as well as the intelligence and drive to do it.


He'd considered others, at the times when Mulder had seemed too

intractable, too self-absorbed, but there were only two others

that he had enough influence or ability to manipulate, and then

only so far.


His only legitimate son was still a cipher.  Rather than

embracing his childhood traumas as Mulder had, he'd chosen to

ignore them.  He certainly had integrity, but he had no

imagination; he was a plodder.  And he rejected anything

paranormal without discussion or investigation, despite the

carefully planned "recovered memories" his mother insisted on. 

He might be useful, but he would never be a hero.


Krycek was unpredictable and not easily manipulated.  His

motivations were different than Mulder's.  There was no telling

what or who he'd do.  There was no discernible pattern to his

actions.  Most of the time they seemed self-serving, but he

played such a deep game that it was impossible to tell. 


At one time, Spender thought he'd make a suitable successor,

but he wasn't to be controlled or persuaded by any of the usual

inducements, and he wasn't fazed much by threats, either.  It

didn't seem to be money that motivated him; certainly it wasn't

patriotism for either of his countries.  Appealing to his sense

of self-preservation was usually the best route, but that only

went so far.  The things that had happened to him seemed to make

him feel he was invincible.


Mulder -- now, he had his gullibilities and his vulnerabilities. 

Sometimes it was almost too easy to manipulate him.  They'd

discovered early on that putting his partner as risk was a sure-

fire way to get him to cooperate, but only up to a point.  She

was not content to be rescued or to stand passively by and let

him destroy himself.  She was both his weakness and his



Eliminating Dana Scully entirely might cause Mulder to self-

destruct, but that wasn't a certainty.  Leave a man with nothing

to lose and he might take anyone or anything down with him.  No,

it was better to keep them both around.  Not all the members of

the Consortium agreed with that, but so far it was enough to

ensure their survival.  And even if no one else thought so,

Spender's vision of the future was at once more far-reaching

and more self-serving than theirs.  He'd endeavor to keep both

Mulder and Scully alive as long as it suited his purposes.


Halfway through the flight, he learned of the Englishman's

death. He didn't need to be told that Mulder would be heading

for Antarctica within 24 hours.




There was no hiding in the vast whiteness of the snowfield. 

Even without his information on Mulder's whereabouts, he'd have

seen the Sno-Cat where no Sno-Cat should be.


He waited for Mulder's arrival.  He would find it very easy to

breach their security.  Spender made sure that only the minimum

precautions were in place.  They were only a handful of men,

anyway; the place ran itself, with just the few to monitor the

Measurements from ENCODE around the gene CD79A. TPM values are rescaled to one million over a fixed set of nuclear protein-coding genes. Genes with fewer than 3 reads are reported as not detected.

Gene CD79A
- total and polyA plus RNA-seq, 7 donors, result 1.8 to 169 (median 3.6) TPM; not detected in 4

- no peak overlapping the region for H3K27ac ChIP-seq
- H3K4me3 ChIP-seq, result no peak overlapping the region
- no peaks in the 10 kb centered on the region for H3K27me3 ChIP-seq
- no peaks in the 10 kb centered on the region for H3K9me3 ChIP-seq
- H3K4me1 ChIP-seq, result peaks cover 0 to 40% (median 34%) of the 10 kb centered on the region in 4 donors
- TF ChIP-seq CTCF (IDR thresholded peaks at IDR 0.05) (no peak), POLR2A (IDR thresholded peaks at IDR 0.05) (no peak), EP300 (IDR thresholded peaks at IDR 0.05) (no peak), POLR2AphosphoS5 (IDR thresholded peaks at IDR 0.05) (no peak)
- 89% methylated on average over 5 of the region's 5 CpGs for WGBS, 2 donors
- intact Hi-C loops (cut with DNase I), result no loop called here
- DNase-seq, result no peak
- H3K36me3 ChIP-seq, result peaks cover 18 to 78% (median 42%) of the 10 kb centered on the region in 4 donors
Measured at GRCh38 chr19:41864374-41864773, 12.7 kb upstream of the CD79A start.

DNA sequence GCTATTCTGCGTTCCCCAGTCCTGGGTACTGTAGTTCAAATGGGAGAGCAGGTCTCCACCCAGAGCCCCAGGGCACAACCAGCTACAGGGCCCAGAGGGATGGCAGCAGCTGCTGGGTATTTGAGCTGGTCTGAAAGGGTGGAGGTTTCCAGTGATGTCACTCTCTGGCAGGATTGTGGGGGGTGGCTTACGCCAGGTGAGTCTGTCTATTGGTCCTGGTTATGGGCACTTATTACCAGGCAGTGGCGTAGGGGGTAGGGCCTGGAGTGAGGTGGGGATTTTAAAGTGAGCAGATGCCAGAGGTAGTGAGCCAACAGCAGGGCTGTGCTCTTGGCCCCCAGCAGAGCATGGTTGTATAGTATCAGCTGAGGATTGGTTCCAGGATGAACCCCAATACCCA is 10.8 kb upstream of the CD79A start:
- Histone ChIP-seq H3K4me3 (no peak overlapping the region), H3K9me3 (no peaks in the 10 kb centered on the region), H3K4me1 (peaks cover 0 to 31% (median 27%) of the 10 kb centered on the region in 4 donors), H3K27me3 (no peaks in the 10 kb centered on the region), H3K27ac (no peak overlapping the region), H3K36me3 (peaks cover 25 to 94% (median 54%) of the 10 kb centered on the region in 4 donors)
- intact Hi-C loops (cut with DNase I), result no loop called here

The lax security became a non-issue when Mulder was discovered

inside the facility.  Spender made sure he was the first to

announce his awareness of Mulder's presence. He watched his

progress but kept the men from going after him.


He gave Mulder points for finding Scully so quickly; he'd left

what clues he could out in the open, but in such a vast space

they'd be easy to overlook.  He'd thought of ways to leave a

trail leading to her, and ways for him to "discover" the vaccine

if need be.  He stayed in the control room, looking over the

shoulders of the technicians, waiting to see if Scully's knight

in shining armor needed a spare lance.


When the alarms went off, he said, "Mulder has the vaccine," in

just the right tone of wondering disbelief.  Anyone who survived

could attest to his surprise.


The instinct for self-preservation was strong, and when he

asserted that Mulder would never survive the meltdown, no one

questioned him. It was every man for himself at that point.


They passed Mulder's Sno-Cat on the way out and Spender made his

driver stop.  "Just need to make sure," he said.  He checked the

gas gauge and switched over to the auxiliary tank.  They had

enough gas to get to civilization, providing they escaped.  He

found a loose piece of wiring and stuck it in his pocket.  He

showed his driver.  "They won't be going anywhere,"  he said.


Now it was all up to Mulder and Scully to save themselves.  He'd

done everything he could, and the rest of the Consortium would

blame the Englishman.  It was always convenient to have someone

dead to pin the blame on.


He'd convince Strughold and the rest that this was for the best.

They'd re-set the colonization clock; he'd bought them more time

to perfect the vaccine.  He was a damned hero.


Too bad Mulder would never know the full extent of the

assistance he'd been given.  Or that Scully would never know

that he'd saved her life, twice.  No, Mulder would get all the

credit.  He, Spender, was destined always to be the man behind

the curtain, pulling the levers and hiding his skills behind a

cloud of smoke.


Someday he'd reveal his true self and garner the admiration and

gratitude he deserved.  He'd bet himself a pack of Morleys on







Author's notes:  I've always thought of Spender as a

megalomaniac (and some may say, "duh"), and after his "death"

(in Redux II), I really think he went 'round the bend.


His motivations have always been murky, but I've always seen his

interest in Dana Scully as more than paternal (even before En

Ami). I felt even if he aided Mulder because Mulder was his son,

he also did it because of Scully.  Maybe more for her than for

Mulder. I know I'm not the first to intimate that CSM might be

Krycek's father, too, which makes for a very twisted "My Three

Sons" dynamic.


Some of the events in FTF seemed awfully coincidental, so I

thought about CSM being a bit of a "fairy godfather" in

Antarctica.  I've read a lot of great stories about just how M &

S managed to escape, but I've never seen one where CSM may have

given some assistance for his own self-serving reasons.  If this

is old ground, forgive me for treading it again.  Thanks for



feedback would be better than a vaccine: